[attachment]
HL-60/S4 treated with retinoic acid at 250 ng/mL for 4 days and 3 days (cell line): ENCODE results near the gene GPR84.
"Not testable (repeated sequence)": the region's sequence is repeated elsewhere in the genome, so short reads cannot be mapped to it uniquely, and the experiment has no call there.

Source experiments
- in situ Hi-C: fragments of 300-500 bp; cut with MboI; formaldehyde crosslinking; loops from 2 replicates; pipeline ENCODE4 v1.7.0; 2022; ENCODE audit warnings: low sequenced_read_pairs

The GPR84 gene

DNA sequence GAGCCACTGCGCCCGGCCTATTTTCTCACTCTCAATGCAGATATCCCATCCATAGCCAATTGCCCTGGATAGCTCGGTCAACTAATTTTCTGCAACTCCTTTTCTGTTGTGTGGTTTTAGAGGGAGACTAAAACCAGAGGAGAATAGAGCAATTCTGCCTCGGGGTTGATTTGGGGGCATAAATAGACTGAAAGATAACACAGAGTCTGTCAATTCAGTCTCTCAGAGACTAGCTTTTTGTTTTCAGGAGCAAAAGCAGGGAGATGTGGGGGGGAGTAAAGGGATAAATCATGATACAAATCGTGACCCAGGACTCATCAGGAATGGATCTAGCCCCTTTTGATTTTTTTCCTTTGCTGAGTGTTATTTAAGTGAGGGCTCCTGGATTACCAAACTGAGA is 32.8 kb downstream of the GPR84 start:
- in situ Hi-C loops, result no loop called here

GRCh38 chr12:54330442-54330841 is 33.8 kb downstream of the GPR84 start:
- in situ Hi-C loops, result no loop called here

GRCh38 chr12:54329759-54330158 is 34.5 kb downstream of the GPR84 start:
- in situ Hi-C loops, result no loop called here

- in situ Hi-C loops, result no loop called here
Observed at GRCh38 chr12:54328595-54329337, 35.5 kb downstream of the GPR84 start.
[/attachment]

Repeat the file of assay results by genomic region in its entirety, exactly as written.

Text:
HL-60/S4 treated with retinoic acid at 250 ng/mL for 4 days and 3 days (cell line): ENCODE results near the gene GPR84.
"Not testable (repeated sequence)": the region's sequence is repeated elsewhere in the genome, so short reads cannot be mapped to it uniquely, and the experiment has no call there.

Source experiments
- in situ Hi-C: fragments of 300-500 bp; cut with MboI; formaldehyde crosslinking; loops from 2 replicates; pipeline ENCODE4 v1.7.0; 2022; ENCODE audit warnings: low sequenced_read_pairs

The GPR84 gene

DNA sequence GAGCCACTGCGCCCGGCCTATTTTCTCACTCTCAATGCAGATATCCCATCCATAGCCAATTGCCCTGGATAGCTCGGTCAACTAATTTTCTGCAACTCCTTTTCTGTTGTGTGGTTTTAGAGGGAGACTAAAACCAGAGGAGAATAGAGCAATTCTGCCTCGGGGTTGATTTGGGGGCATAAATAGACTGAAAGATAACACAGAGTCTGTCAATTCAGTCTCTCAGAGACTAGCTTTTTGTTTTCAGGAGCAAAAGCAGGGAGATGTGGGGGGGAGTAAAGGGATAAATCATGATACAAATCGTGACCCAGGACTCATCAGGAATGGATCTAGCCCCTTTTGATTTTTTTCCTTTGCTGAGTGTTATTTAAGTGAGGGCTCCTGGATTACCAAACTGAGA is 32.8 kb downstream of the GPR84 start:
- in situ Hi-C loops, result no loop called here

GRCh38 chr12:54330442-54330841 is 33.8 kb downstream of the GPR84 start:
- in situ Hi-C loops, result no loop called here

GRCh38 chr12:54329759-54330158 is 34.5 kb downstream of the GPR84 start:
- in situ Hi-C loops, result no loop called here

- in situ Hi-C loops, result no loop called here
Observed at GRCh38 chr12:54328595-54329337, 35.5 kb downstream of the GPR84 start.